When autocratic leaders become an option-uncertainty and self-esteem predict implicit leadership preferences

  • Schoel C
  • Bluemke M
  • Mueller P
 et al. 
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We investigated the impact of uncertainty on leadership preferences and propose that the conjunction of self-esteem level and stability is an important moderator in this regard. Self-threatening uncertainty is aversive and activates the motivation to regain control. People with high and stable self-esteem should be confident of achieving this goal by self-determined amelioration of the situation and should therefore show a stronger preference for democratic leadership under conditions of uncertainty. By contrast, people with low and unstable self-esteem should place their trust and hope in the abilities of powerful others, resulting in a preference for autocratic leadership. Studies 1a and 1b validate explicit and implicit leadership measures and demonstrate a general prodemocratic default attitude under conditions of certainty. Studies 2 and 3 reveal a democratic reaction for individuals with stable high self-esteem and a submissive reaction for individuals with unstable low self-esteem under conditions of uncertainty. In Study 4, this pattern is cancelled out when individuals evaluate leadership styles from a leader instead of a follower perspective. (PsycINFO Database Record (c) 2015 APA, all rights reserved). (journal abstract)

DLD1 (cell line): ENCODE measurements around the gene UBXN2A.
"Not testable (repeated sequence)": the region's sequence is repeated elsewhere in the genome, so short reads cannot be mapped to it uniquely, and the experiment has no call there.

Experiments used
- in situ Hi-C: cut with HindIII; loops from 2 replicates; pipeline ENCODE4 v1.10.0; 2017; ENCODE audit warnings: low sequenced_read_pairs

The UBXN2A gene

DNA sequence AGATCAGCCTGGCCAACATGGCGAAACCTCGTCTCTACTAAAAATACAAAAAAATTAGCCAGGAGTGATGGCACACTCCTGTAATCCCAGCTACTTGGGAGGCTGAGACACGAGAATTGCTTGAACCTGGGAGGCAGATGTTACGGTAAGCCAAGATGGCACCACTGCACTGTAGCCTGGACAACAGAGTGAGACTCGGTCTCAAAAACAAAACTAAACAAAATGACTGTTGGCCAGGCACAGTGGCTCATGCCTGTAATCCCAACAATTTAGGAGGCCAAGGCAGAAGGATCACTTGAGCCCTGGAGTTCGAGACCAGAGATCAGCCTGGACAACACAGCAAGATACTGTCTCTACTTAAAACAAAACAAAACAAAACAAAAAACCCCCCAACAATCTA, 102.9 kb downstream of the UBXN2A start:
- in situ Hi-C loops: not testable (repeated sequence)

Author-supplied keywords

  • Implicit Association Test
  • Leadership style
  • Self-esteem level
  • Self-esteem stability
  • Uncertainty

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